Both Sides Now: Social Media and the Wet’suwet’en Protests

Image Credit: “The Spirit of Resistance” by Gord Hill

For the sake of decency, I have chosen not to share some of the more extreme social media posts which I stumbled across related to this issue.

For the past several weeks, Canadian news coverage has been bursting with stories about protests in support of Wet’suwet’en First Nation Hereditary Chiefs and their opposition to construction of the Coastal GasLink pipeline through their traditional territory in British Columbia. Every media outlet has written articles about the protests by the Hereditary Chiefs, local protests across the country, and the blockade of rail lines by Kahnawake First Nations protesters near Belleville, Ontario.

The media coverage has saturated the airwaves and on social media, there is enough blame to go around for everyone involved. Several “camps” have developed both in favour of and in opposition to the Hereditary Chiefs, ones in favour and opposed to the rail blockades, ones which are blaming the Provincial government for the situation and ones which blame the Federal government. And in the midst of all of these disparate voices, posts to social media both in favour and opposed to whichever issue you are concerned with, and the vitriol to back it up. For the most part, the media has done their best to remain impartial and unbiased, but there are some media outlets from both ends of the political spectrum which are attempting to sow even further division.

The Coastal GasLink story touches on a number of contentious issues in Canada; pipelines and environmental protection, indigenous sovereignty, reconciliation, racism towards Indigenous people, western alienation, and political divisions. While everyone involved is trying to get their message across, social media has a tendency to muddy the waters by taking comments out of context, inflating certain details and injecting their own biases and preconceptions. As a result, the comments being shared are more and more extreme. Searching for #Wetsuwetan on any social media platform will bring up posts calling for negotiations between the parties affected, the abandonment of the pipeline project, or even military intervention to break up protests.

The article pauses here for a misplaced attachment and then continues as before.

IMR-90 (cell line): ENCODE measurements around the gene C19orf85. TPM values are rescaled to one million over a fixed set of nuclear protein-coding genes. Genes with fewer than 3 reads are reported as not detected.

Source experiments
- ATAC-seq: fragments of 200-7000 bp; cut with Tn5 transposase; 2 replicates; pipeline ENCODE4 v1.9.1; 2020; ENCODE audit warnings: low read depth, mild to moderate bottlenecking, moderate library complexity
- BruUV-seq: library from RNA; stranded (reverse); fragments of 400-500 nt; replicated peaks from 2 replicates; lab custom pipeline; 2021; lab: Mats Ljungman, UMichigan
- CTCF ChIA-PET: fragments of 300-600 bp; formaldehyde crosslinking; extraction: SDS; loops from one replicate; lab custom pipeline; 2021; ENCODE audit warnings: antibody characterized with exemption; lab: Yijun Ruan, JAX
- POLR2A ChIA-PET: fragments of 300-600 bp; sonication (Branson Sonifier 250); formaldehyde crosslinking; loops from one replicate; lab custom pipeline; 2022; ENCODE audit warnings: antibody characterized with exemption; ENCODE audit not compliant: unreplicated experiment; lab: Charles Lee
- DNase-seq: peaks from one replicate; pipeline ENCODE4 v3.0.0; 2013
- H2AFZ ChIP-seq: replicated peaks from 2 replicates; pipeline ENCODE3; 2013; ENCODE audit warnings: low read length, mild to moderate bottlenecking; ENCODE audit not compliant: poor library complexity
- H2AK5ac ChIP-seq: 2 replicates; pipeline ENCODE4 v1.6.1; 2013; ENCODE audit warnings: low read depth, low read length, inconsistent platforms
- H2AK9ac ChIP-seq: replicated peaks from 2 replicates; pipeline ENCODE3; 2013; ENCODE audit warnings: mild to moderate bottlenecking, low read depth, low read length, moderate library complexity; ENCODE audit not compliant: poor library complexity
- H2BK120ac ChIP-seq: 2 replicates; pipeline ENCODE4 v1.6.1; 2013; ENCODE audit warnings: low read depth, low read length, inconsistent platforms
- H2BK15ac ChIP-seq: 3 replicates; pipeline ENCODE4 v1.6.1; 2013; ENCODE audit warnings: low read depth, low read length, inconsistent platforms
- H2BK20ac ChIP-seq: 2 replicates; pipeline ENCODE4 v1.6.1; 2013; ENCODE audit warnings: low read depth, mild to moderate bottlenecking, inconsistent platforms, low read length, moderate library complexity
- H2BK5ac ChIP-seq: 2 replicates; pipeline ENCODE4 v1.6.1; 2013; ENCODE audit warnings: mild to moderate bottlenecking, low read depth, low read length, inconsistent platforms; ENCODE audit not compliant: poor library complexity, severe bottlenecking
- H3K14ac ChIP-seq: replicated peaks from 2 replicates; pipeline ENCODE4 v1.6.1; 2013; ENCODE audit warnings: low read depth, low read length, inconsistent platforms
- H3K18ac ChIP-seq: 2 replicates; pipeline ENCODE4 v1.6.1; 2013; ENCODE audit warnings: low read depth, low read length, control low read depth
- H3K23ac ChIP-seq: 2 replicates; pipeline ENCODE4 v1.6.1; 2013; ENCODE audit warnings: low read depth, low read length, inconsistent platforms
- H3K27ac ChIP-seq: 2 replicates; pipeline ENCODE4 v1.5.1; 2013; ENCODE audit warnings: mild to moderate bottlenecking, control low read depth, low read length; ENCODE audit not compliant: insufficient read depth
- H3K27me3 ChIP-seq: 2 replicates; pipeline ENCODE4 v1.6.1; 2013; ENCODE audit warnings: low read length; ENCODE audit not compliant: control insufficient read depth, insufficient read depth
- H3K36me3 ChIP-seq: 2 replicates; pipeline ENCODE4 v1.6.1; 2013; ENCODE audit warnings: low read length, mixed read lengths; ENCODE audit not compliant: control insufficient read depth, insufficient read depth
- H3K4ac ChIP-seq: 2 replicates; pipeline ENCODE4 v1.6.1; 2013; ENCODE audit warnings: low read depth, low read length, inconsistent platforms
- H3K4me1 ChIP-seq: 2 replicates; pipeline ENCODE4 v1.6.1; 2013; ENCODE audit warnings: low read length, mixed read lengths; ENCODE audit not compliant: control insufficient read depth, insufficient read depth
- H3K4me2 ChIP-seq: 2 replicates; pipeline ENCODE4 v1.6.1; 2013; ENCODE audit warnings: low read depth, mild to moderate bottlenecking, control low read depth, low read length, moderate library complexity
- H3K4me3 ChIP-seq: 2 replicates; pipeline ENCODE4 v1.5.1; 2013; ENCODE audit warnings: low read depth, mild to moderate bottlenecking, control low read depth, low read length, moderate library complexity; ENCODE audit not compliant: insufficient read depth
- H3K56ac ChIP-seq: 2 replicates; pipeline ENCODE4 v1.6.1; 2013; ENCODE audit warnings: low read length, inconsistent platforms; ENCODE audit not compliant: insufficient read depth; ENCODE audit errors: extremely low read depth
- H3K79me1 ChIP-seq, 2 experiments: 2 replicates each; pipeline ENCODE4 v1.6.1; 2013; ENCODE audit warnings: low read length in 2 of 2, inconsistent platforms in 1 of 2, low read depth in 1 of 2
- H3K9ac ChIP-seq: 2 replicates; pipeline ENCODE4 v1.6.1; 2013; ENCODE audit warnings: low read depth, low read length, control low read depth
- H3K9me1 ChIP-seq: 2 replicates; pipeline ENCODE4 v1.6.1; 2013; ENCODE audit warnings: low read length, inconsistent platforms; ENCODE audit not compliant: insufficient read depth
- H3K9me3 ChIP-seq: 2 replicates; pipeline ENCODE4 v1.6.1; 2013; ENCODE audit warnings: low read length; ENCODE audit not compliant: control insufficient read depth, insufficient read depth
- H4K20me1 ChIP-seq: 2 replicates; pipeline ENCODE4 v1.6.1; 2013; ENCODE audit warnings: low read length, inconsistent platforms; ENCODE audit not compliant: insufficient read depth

One of the greatest issues is the degree of confusion over who has the final decision-making authority in the region. There are the elected members of the Wet’suwet’en First Nation council, and there are also the Hereditary Chiefs, who are not elected. The council along with other First Nations along the path of the pipeline support its construction, while the Wet’suwet’en Hereditary Chiefs are opposed to any construction within their traditional territory. First People’s Law have created an explainer called “The Wet’suwet’en, Aboriginal Title, and the Rule of Law” to explain it a lot better than I can. Until there is a resolution which may be seen by all sides as a win, the protests will continue, the media will continue to write article after article, and those on social media will continue to sow dissent and hatred.

Both Sides Now: Social Media and the Wet’suwet’en Protests

Both Sides Now: Social Media and the Wet’suwet’en Protests

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